FROM DEALING WITH stink bugs in the vegetable garden to making room for shrubs that lend more four-season structure in the perennial beds (like the twig dogwood above): those are some of the latest Urgent Garden Questions that Ken Druse and I tackled. We also talked about tracking down sources for exceptional shrubs, about preventing seedling death from damping off, about forgotten flower bulbs (oops!), and more.
And like the Postal Service, we did so despite the weather, each of us snowed in at our respective homes, unable to reach the radio studio (where it was also likewise a whiteout) therefore recording via a less-than-ideal remote hookup. Forgive the audio hiccups; a consequence of our weather workaround.
I could best describe Ken as my kooky old friend from whom I have learned much about plants over the years…but here’s the formal version: Ken, an award-winning garden photographer and author of more books than I can count, including “The New Shade Garden” and “Making More Plants,” produced his own “Real Dirt” podcast for 10 years, until summer 2016. The Real Dirt podcast archive and much more from Ken is available on the newly re-launched website KenDruse.com, and still available on iTunes, too.
Read along as you listen to the Feb. 12, 2107 edition of my public-radio show and podcast using the player below. You can subscribe to all future editions on iTunes or Stitcher (and browse my archive of podcasts here).
forgotten leftover bulbs
Q. Linda in New Mexico posted a question on Facebook, and it’s one I get a lot in winter and also in early spring, when people discover forgotten bulbs in their garage.
Ken. Oh, wow.
Q. So she said: “Have I waited far too long to plant 1) garlic, and 2) parrot tulip bulbs? What do I do now? — I’m in Albuquerque NM with a weird winter of both snow and freezing temps and very mild weather. Help please!”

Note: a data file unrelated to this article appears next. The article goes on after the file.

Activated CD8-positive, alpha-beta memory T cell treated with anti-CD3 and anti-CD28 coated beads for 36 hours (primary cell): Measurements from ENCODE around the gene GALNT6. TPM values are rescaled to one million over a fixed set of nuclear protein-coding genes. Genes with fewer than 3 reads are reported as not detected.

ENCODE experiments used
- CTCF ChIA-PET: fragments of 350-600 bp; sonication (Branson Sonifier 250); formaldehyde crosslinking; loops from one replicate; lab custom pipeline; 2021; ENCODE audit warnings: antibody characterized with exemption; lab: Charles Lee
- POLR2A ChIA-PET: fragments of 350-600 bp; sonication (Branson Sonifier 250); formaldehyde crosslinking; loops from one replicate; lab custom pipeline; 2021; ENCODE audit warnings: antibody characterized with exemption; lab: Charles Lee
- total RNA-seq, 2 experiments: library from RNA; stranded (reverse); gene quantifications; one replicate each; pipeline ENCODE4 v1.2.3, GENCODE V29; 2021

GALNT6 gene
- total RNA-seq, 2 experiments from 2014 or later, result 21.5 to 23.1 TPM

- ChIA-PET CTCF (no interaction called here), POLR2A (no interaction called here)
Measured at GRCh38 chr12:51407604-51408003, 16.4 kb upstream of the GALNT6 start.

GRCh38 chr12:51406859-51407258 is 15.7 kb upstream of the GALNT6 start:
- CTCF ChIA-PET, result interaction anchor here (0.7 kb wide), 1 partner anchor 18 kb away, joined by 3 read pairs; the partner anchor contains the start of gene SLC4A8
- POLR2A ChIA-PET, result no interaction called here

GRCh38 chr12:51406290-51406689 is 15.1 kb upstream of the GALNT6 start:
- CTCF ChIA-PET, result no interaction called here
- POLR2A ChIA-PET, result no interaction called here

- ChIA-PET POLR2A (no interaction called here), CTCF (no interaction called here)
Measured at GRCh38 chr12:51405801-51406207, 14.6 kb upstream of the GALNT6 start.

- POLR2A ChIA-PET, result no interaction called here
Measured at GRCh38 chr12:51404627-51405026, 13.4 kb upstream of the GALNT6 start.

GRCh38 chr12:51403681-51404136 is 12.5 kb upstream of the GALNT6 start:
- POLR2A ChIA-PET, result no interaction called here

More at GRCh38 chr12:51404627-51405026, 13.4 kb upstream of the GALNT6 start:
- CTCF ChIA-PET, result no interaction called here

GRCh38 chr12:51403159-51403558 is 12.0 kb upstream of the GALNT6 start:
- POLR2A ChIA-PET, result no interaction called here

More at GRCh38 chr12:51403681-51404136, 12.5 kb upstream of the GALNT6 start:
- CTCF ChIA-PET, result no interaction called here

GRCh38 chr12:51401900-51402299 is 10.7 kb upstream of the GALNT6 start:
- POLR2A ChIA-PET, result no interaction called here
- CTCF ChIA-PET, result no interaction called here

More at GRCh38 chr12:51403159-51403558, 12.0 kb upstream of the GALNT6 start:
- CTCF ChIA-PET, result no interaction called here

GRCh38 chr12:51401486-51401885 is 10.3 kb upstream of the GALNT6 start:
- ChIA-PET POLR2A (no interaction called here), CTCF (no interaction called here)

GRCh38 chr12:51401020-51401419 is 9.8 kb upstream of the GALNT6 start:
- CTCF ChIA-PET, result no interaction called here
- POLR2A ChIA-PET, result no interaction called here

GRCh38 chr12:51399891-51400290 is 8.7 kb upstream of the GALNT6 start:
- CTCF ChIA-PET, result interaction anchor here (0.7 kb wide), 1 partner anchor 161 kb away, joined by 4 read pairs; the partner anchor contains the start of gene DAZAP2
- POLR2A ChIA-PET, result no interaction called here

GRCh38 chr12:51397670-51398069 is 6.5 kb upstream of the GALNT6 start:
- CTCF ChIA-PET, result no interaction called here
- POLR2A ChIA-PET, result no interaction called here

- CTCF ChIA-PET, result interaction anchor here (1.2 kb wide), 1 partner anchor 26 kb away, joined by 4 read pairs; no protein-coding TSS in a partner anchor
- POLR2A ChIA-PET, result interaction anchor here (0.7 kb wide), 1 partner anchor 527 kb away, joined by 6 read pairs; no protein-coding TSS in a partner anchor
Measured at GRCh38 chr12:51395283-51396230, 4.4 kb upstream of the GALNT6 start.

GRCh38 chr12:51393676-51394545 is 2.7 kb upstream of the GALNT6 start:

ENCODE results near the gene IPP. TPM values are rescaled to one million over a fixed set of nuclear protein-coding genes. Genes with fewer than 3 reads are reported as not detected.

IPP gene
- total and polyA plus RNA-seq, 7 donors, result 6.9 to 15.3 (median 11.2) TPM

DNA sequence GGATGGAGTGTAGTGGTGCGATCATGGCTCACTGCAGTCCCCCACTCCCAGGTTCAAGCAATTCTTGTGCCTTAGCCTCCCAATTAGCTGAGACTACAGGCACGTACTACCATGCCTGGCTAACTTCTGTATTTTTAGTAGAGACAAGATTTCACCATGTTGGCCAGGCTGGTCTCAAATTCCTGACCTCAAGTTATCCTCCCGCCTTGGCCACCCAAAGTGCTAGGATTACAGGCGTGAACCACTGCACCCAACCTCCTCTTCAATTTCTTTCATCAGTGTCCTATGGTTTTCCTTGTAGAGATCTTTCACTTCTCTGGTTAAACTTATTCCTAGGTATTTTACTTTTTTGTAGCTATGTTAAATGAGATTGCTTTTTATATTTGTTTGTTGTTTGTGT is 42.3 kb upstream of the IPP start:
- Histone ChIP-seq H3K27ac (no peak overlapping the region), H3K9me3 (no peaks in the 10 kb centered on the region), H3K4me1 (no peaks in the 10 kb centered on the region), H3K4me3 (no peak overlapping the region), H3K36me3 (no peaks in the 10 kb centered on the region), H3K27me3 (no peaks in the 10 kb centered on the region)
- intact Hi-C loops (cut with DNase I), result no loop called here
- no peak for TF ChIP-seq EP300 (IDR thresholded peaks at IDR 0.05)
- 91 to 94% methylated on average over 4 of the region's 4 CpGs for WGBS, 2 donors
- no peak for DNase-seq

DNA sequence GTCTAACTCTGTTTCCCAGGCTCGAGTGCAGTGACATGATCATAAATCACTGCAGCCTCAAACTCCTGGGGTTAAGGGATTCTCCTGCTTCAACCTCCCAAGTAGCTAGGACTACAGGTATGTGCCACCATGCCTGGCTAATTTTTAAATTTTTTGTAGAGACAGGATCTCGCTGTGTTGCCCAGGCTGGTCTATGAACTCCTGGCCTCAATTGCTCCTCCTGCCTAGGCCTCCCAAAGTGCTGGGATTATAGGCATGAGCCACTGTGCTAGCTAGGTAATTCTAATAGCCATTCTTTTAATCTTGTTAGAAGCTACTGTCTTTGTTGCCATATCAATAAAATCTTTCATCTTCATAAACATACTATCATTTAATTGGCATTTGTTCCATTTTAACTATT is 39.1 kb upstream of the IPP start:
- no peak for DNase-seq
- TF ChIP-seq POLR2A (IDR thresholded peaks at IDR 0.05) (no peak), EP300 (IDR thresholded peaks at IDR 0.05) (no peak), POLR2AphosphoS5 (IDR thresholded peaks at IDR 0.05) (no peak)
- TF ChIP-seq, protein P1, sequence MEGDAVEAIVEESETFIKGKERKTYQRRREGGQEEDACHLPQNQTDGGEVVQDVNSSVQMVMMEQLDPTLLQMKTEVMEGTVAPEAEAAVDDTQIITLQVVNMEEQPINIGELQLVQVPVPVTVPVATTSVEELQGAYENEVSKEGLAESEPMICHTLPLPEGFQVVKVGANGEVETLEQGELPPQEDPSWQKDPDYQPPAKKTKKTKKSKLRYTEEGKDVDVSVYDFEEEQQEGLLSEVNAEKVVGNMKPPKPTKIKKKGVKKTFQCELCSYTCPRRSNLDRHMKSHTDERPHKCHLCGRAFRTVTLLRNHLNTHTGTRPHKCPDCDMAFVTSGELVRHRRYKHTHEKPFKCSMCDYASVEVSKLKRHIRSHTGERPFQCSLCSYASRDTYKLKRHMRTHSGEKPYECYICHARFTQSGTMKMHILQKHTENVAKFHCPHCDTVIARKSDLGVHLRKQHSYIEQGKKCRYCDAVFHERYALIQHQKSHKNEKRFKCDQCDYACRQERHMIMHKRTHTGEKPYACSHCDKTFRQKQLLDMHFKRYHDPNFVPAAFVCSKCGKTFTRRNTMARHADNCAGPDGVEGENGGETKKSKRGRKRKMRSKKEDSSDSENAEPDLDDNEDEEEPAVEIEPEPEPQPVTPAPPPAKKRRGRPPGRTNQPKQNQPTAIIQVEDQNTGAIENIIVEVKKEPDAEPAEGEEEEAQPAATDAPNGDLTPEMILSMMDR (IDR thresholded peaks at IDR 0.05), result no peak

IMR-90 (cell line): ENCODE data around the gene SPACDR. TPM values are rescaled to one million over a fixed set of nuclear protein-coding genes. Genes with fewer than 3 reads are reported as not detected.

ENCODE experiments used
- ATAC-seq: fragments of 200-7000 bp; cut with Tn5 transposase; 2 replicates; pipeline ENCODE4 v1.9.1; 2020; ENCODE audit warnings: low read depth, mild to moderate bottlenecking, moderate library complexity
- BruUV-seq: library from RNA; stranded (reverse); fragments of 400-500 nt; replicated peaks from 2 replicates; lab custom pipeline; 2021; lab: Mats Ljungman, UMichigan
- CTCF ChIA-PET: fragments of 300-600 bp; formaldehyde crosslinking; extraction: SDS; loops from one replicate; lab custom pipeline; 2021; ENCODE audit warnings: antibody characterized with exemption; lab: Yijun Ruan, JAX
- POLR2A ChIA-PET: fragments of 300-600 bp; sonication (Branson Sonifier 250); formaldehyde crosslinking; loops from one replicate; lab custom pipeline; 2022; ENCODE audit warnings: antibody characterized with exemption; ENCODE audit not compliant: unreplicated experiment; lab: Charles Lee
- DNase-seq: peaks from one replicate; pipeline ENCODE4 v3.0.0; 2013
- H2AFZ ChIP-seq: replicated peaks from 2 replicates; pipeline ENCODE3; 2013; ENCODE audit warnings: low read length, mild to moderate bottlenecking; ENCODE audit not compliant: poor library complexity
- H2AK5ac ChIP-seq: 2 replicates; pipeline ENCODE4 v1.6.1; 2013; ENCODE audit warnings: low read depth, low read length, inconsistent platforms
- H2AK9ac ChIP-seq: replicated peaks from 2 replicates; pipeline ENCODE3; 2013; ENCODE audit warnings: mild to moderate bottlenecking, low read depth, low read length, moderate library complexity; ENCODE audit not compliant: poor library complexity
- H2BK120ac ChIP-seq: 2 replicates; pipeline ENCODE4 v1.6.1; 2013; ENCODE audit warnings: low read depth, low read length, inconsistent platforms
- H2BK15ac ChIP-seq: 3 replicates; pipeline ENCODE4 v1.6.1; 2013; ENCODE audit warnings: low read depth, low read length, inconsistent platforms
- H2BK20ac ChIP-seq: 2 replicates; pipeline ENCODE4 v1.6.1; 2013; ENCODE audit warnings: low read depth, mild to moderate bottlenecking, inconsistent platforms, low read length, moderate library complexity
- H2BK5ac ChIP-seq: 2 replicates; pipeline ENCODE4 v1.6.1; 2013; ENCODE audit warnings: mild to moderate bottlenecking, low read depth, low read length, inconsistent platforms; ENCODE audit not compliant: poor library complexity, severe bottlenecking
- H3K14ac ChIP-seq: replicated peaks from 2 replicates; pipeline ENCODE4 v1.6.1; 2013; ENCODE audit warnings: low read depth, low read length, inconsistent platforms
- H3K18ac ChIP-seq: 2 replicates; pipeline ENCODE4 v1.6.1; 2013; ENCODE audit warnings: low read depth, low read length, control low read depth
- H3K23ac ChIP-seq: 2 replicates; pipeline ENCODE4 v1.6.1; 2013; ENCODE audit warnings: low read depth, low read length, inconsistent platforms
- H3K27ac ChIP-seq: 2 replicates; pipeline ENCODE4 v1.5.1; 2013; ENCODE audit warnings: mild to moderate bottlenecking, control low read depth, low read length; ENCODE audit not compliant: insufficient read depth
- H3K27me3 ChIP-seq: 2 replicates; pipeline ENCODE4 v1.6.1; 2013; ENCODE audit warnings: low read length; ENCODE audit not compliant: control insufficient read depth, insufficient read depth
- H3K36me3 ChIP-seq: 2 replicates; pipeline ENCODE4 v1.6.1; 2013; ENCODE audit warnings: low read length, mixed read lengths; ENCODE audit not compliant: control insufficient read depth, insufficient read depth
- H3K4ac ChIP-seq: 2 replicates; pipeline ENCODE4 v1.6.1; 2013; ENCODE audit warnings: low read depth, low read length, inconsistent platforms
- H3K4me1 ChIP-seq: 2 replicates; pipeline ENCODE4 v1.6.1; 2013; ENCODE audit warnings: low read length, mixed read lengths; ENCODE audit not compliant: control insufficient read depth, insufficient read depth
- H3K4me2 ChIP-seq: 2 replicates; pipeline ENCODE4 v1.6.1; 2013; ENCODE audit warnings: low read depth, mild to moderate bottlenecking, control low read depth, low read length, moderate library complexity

I replied to her (on Facebook): “Can you dig a hole still? And if so, why not—what do you have to lose?” What would you do with the bulbs, Ken?
Ken. Well, garlic I think that’s OK; you can plant them in December and we’re not that far off December. But just like you said, do you want to throw them out, or try? If you can dig a hole and get into the ground to plant those tulip bulbs—or you could try forcing them.
A lot of people who live in, say, California, have to refrigerate their bulbs if they want their tulips to bloom at all. So there is still a chance, I’d say; either plant them in the ground, or pot them up and put them in a cool place (40 to 50 degrees F) until you see shoots, then bring them into a sunny window and see what happens.
Q. I think better than wasting them, give it a try; I agree.
Ken. She might want to soak those bulbs before she plants them, in case they have dehydrated.
Q. And that’s the thing: They start to desiccate, and sort of dry up and shrivel. Of course both things that she is talking about—the tulips and garlic—they want to use the fall, when we normally plant them if we didn’t forget them in the garage [laughter], to set down roots before the ground freezes. That’s what they are hoping to do. So fingers crossed.
striving for 4-season beds and borders
Q. I think Kirsten from Connecticut is on the line with a question.
Kirsten. I am.
Q. Oh, my, it’s a miracle of modern technology—we are all hooked up.
Ken. I can hear; I can hear. [Laughter.]
Q. We’re all hooked together today, Kirsten, because of the snow, by Skype and chewing gum; sorry about any technical stuff. [Laughter.]
I should explain to everyone that you attended my 365-Day Garden Webinar recently, Kirsten, and you had a question afterward that I asked you to share here, too, on the radio. So the context is that you were listening to me give a slide talk about making a four-season garden, and your question came from that.